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Fortunately, Angelina Jolie Isn't On Medicare

Margaret Dick Tocknell, for HealthLeaders Media, May 22, 2013

The Medicare Way
While the guidelines under private coverage may be solid, the same can not be said of Medicare or Medicaid.

Medicare does not have a local or national coverage decision for BRCA testing and instead relies on a patchwork of policies that may be implemented at the discretion of local contractors, according to a spokesperson for the Centers for Medicare & Medicaid Services. I was told, "…as for BRCA tests, they really are not local options for screening. Local contractors may cover them for diagnosis or to guide treatment only." 

The prophylactic mastectomy is classified as a preventive surgery and is "generally not covered whether at the local or national level," the CMS spokesperson explained.

But isn't healthcare reform supposed to be largely about prevention? The Patient Protection and Affordable Care Act includes a list of preventive services that it expects private insurers to cover without a co-pay or deductible. According to FORCE, an advocacy group for cancer patients, HHS has clarified that genetic counseling for inherited breast and ovarian cancer risk and BRCA testing fall under this policy.

Granted, the PPACA applies to private insurers and not to Medicare, but the clarification seems to confirm the importance of BRCA testing. Still, CMS tells me that the agency is not contemplating a national coverage decision for BRCA tests for screening or mastectomies for prevention.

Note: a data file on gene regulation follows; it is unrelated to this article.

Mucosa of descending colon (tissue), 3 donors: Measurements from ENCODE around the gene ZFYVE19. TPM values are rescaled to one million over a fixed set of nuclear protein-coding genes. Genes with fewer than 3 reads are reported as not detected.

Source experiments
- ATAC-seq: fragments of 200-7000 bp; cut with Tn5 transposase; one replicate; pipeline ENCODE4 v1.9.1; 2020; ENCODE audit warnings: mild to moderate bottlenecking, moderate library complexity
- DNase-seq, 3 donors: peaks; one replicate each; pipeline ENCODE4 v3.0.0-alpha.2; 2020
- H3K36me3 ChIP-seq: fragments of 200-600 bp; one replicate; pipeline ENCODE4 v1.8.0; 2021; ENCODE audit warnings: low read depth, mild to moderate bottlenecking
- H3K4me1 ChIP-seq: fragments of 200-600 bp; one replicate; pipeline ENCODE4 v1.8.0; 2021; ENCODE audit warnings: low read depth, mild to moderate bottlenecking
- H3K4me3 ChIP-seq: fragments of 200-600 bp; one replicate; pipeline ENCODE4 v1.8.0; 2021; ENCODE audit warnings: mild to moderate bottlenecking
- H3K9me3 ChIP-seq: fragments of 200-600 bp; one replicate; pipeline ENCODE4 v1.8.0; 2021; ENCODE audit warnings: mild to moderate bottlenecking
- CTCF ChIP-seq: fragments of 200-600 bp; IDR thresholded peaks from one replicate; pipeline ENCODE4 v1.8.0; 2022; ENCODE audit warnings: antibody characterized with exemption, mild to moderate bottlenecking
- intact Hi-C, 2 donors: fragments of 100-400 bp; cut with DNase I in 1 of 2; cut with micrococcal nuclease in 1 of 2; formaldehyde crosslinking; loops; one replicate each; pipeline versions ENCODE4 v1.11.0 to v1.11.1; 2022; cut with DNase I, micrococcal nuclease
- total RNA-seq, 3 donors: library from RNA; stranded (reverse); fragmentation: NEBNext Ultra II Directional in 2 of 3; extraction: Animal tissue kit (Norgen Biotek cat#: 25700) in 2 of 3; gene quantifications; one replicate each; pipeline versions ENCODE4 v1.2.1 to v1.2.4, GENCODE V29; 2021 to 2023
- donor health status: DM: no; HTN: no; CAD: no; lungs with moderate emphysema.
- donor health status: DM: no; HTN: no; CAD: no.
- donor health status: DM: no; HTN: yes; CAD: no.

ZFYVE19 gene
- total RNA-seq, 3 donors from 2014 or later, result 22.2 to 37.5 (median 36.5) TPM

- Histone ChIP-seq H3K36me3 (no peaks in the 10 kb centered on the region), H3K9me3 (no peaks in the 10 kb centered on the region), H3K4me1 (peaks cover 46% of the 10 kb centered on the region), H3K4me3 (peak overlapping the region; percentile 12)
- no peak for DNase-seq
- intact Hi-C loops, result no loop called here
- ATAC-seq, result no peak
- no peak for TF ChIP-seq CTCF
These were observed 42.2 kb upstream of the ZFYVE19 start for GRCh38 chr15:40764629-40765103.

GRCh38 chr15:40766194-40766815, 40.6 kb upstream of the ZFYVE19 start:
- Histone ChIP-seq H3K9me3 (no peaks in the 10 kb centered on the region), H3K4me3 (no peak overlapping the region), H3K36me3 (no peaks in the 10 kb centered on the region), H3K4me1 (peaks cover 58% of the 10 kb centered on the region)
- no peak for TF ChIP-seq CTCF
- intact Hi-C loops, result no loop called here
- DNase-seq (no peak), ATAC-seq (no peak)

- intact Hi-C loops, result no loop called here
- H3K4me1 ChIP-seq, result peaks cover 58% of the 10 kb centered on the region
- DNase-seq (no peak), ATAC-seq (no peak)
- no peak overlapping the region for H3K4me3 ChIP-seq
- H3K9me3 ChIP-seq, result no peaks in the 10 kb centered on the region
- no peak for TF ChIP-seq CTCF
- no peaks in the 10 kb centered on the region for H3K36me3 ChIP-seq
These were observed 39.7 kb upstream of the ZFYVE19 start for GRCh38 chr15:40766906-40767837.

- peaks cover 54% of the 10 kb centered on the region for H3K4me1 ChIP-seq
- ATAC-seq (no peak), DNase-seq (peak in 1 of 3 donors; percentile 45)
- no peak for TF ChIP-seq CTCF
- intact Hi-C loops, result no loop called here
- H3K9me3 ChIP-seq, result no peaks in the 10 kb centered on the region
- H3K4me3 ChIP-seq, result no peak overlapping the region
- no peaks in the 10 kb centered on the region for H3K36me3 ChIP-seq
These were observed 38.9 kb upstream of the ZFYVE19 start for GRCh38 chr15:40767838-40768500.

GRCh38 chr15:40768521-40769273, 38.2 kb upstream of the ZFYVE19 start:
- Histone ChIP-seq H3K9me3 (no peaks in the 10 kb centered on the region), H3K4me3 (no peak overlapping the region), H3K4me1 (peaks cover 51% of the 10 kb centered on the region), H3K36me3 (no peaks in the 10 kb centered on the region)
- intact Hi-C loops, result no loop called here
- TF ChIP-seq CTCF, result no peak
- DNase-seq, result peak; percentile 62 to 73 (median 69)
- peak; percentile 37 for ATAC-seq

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3 comments on "Fortunately, Angelina Jolie Isn't On Medicare"


Laurie (6/1/2013 at 6:30 PM)
@Grandma, I believe age is a risk factor for breast cancer in general. But, hereditary cancer is a different category [INVALID] tied to cancer at a young age (e.g., like Jolie's mother). This could be a legitimate reason why Medicare doesn't cover the prophylactic measures for BRCA gene positive women [INVALID] they should be done long before she reaches Medicare age, and, presumably, she's also likely to get that type of breast cancer before then as well.

Grandma (5/27/2013 at 12:25 AM)
Donald Stumpp, are you a doctor? Obviously not! The chances of a woman getting breast cancer gets greater as she gets older. Who are you to say Medicare shouldn't pay for the surgery? That is the insurance plan we have paid into all our lives and still pay a monthy premium for it.

donald stumpp (5/23/2013 at 11:23 AM)
Medicare should not pay for this surgery. By the time a women reaches age 65, if she has not developed breast cancer, what are the chances she will? It's the 37 yr old like Jolie that have a cost/benefit to testing and treatment. Her chances were very high. Additionally, the women with BRCA who are concerned like Jolie should act prior to 65, so there is no need again for Medicare to cover.